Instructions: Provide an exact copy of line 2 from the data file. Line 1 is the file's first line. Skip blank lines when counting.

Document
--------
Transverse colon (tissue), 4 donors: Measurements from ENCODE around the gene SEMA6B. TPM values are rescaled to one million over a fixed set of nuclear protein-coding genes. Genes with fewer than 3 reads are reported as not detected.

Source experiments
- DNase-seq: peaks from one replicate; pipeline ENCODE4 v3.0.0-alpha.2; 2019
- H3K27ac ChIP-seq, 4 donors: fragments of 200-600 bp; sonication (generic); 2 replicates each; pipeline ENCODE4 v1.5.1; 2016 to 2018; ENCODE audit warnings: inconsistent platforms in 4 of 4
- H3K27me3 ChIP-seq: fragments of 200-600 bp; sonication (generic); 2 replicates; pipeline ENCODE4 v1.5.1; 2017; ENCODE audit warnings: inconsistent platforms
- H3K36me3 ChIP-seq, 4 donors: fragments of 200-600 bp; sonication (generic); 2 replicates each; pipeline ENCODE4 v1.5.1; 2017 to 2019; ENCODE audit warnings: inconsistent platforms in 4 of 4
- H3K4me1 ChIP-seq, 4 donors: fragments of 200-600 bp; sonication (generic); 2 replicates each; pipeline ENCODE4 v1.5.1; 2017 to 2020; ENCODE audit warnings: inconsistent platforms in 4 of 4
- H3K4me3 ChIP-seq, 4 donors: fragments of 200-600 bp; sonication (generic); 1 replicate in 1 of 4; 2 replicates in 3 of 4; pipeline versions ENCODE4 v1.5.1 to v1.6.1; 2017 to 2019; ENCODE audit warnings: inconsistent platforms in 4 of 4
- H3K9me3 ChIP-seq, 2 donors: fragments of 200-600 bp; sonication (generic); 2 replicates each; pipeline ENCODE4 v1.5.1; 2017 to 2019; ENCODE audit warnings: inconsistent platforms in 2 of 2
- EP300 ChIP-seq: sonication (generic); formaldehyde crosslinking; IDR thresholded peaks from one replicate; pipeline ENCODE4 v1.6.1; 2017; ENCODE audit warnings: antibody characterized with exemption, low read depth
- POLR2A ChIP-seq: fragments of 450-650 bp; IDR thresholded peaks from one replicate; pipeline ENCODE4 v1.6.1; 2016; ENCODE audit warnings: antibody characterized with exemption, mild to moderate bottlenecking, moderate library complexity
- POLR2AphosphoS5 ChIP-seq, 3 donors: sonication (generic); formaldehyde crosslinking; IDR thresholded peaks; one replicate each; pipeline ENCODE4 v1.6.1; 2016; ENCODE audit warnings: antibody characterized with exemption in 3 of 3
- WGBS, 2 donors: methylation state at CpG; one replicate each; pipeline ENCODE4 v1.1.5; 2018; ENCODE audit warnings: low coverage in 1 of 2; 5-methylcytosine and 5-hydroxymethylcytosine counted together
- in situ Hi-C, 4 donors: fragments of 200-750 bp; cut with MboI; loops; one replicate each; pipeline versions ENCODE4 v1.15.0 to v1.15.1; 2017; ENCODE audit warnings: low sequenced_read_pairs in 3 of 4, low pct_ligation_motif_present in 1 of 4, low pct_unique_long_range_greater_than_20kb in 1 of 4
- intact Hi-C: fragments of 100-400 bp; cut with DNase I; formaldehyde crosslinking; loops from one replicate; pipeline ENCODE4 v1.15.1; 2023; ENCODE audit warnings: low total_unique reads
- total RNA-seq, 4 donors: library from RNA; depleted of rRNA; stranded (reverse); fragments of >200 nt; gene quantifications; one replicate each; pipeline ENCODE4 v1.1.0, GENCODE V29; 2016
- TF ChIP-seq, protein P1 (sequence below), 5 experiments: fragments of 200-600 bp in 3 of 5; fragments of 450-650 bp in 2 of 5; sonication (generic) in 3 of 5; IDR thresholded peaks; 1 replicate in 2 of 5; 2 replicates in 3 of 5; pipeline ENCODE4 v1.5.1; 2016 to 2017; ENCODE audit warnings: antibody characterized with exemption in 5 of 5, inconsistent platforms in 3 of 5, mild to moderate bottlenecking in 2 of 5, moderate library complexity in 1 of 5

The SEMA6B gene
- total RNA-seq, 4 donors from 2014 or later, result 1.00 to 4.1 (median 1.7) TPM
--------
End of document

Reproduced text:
Source experiments